JAMES FALLOWS I understand why people in our business, the politically-minded media, like predicting things. It's always interesting to think who has the combination of intangibles and luck that might end up with that person being president. That is the fun part of our game. The challenge is that it's both cheating and it's not useful. It's cheating because it reduces everything to an area where people in our business are the supposed experts rather than what are the economic fundamentals, how does this person work with colleagues? What has this person done? What kind of personal characteristics does he or she have? Etc., etc.. So it moves the playing field away from all the vast 3D reality of life to a flattened 1D reality of politics. It's also just not useful, and it's not even as accountable as being a Las Vegas sportsbookie. The sports bookies or the crypto investors, they finally have to cover their losses. You don't have to cover a loss if you are saying Person X is going to be president and that person is not. You just say, Well, any surprising result? Blah, blah, blah. And it's just a surprise.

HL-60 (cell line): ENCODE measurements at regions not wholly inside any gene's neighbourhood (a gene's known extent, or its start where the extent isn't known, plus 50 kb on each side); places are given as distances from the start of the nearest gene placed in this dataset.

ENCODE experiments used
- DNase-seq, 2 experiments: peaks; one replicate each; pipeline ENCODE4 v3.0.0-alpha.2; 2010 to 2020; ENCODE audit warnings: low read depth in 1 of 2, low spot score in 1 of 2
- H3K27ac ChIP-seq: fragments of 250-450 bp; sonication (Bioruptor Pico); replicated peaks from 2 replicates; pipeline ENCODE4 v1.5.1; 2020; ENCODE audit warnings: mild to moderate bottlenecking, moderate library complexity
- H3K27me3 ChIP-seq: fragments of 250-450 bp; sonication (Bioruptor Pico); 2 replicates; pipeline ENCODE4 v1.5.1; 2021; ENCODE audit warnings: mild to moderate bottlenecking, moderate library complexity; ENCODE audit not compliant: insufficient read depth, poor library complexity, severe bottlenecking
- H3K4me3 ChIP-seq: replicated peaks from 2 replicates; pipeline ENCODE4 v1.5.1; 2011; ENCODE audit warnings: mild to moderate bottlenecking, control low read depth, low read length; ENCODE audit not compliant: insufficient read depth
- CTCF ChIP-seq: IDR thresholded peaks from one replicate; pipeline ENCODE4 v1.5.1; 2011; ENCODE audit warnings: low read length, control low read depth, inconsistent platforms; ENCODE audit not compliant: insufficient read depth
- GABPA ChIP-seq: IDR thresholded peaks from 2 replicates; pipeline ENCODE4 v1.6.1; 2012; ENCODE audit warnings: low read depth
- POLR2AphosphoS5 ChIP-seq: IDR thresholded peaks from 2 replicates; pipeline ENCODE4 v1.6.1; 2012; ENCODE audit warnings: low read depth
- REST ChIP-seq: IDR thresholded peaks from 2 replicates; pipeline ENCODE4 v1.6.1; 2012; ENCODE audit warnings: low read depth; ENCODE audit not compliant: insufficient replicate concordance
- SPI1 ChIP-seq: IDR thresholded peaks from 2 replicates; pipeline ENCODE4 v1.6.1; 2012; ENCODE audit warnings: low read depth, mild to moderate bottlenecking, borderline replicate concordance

BROOKE GLADSTONE And it's contrary to expectations because it's these political pundits that establish what those expectations are.
JAMES FALLOWS It was like an Olympic ice skating move of landing, a quadruple axel or whatever. The same exact people who, a day before the election were writing about the red wave were the day after the election, saying which many people had expected to turn into a red wave instead. But that's not saying many people, including me, I think in many other fields there would be at least a pause to say, let's recalibrate here.